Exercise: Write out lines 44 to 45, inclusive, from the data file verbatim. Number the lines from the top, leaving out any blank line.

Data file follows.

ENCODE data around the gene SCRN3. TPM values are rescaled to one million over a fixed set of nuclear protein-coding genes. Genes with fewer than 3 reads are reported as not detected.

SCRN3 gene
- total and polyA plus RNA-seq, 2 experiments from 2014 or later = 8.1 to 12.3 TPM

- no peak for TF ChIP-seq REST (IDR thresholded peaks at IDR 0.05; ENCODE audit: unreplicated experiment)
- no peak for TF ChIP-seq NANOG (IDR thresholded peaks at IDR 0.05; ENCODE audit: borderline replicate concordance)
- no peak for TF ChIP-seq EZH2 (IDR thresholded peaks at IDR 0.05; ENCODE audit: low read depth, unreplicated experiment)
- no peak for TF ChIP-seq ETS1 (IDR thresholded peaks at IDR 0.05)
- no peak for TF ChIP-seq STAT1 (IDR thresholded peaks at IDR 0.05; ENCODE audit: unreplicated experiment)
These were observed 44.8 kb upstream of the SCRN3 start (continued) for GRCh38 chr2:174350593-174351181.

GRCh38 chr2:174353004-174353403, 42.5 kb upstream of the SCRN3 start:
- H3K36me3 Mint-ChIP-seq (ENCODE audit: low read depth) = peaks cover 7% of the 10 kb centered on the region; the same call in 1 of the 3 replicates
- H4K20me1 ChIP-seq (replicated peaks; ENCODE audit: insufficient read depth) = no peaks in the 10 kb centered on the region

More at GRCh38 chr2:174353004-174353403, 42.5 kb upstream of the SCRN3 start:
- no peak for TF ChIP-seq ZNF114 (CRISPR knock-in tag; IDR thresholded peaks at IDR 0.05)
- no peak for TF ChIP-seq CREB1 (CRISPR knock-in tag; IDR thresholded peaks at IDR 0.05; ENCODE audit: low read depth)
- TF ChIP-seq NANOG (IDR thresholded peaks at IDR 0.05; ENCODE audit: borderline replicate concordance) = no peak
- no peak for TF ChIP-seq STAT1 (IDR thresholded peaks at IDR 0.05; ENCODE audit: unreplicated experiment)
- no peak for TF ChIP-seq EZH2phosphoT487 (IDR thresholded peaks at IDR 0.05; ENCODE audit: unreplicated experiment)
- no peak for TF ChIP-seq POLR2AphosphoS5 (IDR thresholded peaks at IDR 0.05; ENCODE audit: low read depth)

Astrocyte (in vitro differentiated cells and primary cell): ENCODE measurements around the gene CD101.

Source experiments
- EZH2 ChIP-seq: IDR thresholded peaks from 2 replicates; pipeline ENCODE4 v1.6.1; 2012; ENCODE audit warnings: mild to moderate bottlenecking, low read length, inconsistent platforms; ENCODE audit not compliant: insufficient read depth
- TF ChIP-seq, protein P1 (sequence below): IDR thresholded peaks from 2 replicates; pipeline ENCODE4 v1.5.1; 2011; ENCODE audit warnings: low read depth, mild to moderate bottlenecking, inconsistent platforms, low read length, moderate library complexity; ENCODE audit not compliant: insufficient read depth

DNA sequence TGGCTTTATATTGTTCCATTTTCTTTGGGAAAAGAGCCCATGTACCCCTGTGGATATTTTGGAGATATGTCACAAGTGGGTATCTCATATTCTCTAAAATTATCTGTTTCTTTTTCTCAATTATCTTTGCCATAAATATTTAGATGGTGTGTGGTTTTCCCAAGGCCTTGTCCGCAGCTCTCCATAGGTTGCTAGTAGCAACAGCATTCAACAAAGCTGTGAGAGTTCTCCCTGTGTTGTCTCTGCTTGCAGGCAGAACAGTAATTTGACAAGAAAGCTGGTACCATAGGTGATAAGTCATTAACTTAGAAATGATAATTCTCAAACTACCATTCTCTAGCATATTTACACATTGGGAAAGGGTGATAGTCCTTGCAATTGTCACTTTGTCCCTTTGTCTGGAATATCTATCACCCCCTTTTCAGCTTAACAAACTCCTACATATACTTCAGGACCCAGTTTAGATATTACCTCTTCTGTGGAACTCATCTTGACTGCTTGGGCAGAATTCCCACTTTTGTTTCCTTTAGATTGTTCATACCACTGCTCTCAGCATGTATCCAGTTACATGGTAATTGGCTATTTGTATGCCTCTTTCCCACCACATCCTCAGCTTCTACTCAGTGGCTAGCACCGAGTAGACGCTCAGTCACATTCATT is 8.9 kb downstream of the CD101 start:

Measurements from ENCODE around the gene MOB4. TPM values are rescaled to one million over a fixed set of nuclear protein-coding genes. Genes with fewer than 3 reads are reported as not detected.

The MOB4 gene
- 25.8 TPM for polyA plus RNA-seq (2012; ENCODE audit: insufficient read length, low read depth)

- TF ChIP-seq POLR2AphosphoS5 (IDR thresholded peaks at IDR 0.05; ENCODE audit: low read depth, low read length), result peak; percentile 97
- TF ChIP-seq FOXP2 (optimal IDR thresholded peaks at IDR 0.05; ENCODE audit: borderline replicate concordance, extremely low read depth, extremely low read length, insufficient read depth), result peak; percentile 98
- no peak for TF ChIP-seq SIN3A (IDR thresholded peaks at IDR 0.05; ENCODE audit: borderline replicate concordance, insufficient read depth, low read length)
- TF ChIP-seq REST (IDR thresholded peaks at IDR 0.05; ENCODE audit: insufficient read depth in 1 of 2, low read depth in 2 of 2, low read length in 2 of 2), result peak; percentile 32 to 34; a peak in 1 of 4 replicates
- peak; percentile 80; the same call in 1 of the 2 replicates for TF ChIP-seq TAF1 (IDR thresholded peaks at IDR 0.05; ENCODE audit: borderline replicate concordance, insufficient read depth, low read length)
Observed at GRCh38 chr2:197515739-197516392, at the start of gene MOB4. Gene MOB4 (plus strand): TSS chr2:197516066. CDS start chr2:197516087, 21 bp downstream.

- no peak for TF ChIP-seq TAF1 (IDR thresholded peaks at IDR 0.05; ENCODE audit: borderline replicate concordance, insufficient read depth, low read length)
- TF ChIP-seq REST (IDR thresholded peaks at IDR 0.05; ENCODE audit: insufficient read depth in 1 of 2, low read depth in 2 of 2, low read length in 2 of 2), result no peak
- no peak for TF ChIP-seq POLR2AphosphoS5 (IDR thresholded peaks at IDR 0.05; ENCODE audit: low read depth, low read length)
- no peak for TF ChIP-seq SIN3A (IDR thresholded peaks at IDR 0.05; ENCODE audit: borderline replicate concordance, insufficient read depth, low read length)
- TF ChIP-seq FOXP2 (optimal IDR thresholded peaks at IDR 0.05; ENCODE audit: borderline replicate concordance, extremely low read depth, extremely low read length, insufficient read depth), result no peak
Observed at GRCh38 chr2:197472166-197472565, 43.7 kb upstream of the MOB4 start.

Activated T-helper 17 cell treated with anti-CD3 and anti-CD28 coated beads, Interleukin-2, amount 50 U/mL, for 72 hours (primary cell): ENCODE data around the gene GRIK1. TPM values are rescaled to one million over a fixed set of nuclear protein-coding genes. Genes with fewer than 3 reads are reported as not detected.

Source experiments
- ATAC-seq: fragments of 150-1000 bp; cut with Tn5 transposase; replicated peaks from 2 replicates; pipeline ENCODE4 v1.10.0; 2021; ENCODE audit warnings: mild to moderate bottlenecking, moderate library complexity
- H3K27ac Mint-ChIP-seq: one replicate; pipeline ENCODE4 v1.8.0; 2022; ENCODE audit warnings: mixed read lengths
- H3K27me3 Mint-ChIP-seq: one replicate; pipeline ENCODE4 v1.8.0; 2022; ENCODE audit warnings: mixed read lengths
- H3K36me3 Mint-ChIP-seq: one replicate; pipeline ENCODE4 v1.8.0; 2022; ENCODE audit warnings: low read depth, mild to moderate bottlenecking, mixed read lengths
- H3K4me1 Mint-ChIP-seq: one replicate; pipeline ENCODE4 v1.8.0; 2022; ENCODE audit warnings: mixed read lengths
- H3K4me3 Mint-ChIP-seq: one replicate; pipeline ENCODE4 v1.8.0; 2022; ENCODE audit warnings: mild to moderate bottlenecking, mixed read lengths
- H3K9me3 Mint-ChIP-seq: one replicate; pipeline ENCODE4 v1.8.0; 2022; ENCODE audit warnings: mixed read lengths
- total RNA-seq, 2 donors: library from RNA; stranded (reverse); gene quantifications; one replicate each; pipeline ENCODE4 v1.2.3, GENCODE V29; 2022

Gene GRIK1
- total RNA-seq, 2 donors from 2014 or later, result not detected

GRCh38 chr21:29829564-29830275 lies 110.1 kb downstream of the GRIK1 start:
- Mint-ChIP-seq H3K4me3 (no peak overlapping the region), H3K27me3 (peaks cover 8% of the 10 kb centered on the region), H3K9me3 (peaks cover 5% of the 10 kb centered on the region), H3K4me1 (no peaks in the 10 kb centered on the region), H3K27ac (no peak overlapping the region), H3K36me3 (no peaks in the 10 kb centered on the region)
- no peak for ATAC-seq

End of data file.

- H3K27me3 Mint-ChIP-seq: one replicate; pipeline ENCODE4 v1.8.0; 2022; ENCODE audit warnings: mixed read lengths
- H3K36me3 Mint-ChIP-seq: one replicate; pipeline ENCODE4 v1.8.0; 2022; ENCODE audit warnings: low read depth, mild to moderate bottlenecking, mixed read lengths